Can you do me the favor and try my above example with short sound and the 1 bar delay in Logic and let us know where Logic would end this rendered file? Maybe a screenshot like mine? I’d be interested.

From a design pov what you’re suggesting is the most comprehensive one.

  • stop at -infdB: makes both Bars, Seconds a redundancy as it’ll cover whatever length.
  • stop after x seconds: could be useful in those rare cases with plugins that bring self noise.
    But again, in my real life experience it’s a very rare case and it’s a bit of an overkill.
    I’ve been rendering what, in the end, resulted in more than 7000 musical clips for a game where we had almost 30GB of procedural audio and as you can imagine for the variety of content that more than 7000 musical clips must require, I’ve used a plethora of different processings but I can safely say that it happened on roughly 50-70 clips.
    But all in all I’ve found that using self noise plugs for short clips doesn’t sound great because, in our case, if the engine would trigger multiple of them, the noise would stack up awfully quick :rofl:

Your input made me think that could be useful to leverage the part of the architecture of Cubase that is aware of the channel strip content (I think it’s called Dry-Channel Strip or something) and use it to expose all the plugins in a given channel strip (this is also already available somewhere else in CB, can’t remember where) and be able to bypass which ever is the noisy one before rendering.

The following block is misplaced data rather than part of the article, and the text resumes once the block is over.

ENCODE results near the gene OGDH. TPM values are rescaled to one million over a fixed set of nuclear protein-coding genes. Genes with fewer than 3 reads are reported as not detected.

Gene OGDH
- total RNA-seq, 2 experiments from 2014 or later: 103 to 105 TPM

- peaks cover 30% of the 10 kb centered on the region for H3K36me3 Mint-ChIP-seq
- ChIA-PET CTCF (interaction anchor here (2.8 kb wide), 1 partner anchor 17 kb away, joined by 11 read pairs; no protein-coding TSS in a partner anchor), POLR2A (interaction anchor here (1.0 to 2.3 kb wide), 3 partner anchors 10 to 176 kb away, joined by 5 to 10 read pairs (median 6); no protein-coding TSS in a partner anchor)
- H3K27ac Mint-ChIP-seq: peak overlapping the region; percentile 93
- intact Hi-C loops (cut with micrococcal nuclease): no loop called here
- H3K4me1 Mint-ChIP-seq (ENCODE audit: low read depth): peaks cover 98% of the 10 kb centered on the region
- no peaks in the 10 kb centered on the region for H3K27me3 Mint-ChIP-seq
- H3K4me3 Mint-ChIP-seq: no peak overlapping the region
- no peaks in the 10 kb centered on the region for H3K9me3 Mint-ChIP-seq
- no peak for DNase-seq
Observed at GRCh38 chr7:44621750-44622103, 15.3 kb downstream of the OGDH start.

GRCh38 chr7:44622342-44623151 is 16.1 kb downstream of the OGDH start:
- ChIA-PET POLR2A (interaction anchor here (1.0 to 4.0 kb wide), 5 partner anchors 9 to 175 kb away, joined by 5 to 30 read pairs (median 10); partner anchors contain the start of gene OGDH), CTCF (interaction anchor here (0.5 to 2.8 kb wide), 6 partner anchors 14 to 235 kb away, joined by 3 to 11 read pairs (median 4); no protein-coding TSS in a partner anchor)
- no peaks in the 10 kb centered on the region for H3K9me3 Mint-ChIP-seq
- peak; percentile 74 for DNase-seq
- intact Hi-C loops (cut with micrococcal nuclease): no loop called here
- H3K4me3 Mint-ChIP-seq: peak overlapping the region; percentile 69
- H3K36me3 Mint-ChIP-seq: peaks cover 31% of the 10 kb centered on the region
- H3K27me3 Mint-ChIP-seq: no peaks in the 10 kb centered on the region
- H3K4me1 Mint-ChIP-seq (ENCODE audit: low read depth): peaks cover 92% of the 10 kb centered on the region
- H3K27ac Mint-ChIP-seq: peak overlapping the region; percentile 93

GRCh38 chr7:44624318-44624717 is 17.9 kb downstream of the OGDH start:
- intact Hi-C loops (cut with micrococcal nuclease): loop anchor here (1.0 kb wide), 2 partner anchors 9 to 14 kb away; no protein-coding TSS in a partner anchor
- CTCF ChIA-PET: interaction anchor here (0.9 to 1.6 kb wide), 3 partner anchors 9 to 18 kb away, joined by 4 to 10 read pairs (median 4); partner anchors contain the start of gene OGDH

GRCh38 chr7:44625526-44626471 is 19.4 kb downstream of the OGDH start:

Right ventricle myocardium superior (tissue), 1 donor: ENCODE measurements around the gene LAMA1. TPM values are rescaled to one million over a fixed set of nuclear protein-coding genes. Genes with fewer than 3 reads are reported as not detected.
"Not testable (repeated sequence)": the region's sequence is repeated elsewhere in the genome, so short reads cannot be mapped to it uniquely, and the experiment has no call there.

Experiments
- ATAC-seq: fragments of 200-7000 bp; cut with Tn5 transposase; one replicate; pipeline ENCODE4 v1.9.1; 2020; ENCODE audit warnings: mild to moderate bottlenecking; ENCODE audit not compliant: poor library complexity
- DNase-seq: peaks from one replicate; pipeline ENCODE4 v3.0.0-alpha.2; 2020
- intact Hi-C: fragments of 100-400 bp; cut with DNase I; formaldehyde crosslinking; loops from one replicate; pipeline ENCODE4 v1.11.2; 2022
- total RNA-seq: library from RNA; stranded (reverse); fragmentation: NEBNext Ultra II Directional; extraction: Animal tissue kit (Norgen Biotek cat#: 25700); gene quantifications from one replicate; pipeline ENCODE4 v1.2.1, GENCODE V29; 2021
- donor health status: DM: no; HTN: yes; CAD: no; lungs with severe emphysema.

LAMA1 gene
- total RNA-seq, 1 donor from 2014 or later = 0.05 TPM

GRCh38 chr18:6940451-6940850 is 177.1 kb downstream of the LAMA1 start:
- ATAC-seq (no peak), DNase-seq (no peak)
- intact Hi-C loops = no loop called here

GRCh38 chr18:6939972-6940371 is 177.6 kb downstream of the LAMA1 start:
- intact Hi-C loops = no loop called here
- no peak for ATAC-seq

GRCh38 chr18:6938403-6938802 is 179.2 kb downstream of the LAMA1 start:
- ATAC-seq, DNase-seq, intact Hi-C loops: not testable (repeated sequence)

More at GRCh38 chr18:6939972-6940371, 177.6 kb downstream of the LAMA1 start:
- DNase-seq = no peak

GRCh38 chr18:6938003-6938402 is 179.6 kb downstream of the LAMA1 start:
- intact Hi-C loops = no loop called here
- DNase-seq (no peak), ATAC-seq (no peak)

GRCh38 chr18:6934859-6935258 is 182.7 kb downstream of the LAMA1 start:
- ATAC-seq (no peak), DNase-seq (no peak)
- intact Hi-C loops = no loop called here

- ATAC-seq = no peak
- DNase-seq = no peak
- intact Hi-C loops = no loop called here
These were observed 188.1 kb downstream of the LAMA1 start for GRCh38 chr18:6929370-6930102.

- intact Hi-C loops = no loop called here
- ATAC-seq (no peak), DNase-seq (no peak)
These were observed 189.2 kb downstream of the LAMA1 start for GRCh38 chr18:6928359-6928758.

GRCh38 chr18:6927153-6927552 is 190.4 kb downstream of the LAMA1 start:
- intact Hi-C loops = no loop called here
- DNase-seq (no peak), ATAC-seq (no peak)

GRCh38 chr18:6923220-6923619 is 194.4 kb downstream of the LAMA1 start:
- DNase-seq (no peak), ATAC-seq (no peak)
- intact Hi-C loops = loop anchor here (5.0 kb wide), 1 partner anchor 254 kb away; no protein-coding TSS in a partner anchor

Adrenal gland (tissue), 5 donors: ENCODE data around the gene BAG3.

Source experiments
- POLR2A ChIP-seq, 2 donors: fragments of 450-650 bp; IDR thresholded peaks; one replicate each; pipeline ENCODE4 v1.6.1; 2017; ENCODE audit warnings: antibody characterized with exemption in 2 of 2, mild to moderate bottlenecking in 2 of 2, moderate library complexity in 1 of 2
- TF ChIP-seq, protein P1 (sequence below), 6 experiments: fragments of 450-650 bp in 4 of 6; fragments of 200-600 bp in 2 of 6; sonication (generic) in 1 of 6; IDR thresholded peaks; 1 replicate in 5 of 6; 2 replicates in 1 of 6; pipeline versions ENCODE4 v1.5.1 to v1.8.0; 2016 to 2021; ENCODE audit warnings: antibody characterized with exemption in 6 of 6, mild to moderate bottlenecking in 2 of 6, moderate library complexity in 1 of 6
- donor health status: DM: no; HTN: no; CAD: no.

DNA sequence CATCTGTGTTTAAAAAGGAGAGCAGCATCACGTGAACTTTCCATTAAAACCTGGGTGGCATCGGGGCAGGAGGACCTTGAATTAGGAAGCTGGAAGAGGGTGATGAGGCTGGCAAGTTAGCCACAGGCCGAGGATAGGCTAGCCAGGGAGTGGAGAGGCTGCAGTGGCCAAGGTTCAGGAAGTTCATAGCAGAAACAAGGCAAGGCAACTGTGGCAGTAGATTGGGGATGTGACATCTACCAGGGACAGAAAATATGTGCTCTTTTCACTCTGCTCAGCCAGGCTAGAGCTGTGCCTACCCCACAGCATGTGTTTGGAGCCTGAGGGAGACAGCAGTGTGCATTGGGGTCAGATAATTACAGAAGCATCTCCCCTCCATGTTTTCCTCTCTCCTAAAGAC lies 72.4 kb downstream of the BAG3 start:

But my experience tells me that this could easily be an overkill too. I sense that manually re-adjusting the length of those few problematic cases will take way less time than coding but most of all debugging and polishing.

this is what happens in Logic.
But you mentioned " a bar long delay" and I suspect it’s the reason why yours looked just like this.
But if it’s not bar based like this one it wouldn’t work since the dry sound I played is not in grid, nor the delay is set to a measurable length.
(never used a bar sync’ed delay in my 25 years of music production now that I think of it lol)

The longer this thread goes, the happier I am with my FFmpeg suggestion :crazy_face:

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I’m curious to know more about its workflow. Can you share a real-life list of each step to task completed?

This is the scenario:
you have 140sfxs and you need to have a special variation for each depending on the game state:

  • dry
  • dry + reverb
  • dry + delay with one tap
  • dry + delay with 4 taps + reverb


I would put the audio files in a common folder, and then use FFmpeg at the command line to process all of the files in that folder with a single command.

And since I’m not doing it regularly, I always google for the right FFmpeg parameters to use.

For example, I might start with a query like

and then work my way through the more precise options I’m after.

In your case, it strikes me as you want to remove silence only at the very end of each file. So that would seem reasonably straightforward via a single FFmpeg command iterating over all files.

FFmpeg takes some learning to get into, but the lifelong payoff is really big, if you’re working with audio in a massive way.

There are also GUI frontends for FFmpeg, but I’ve never bothered researching that.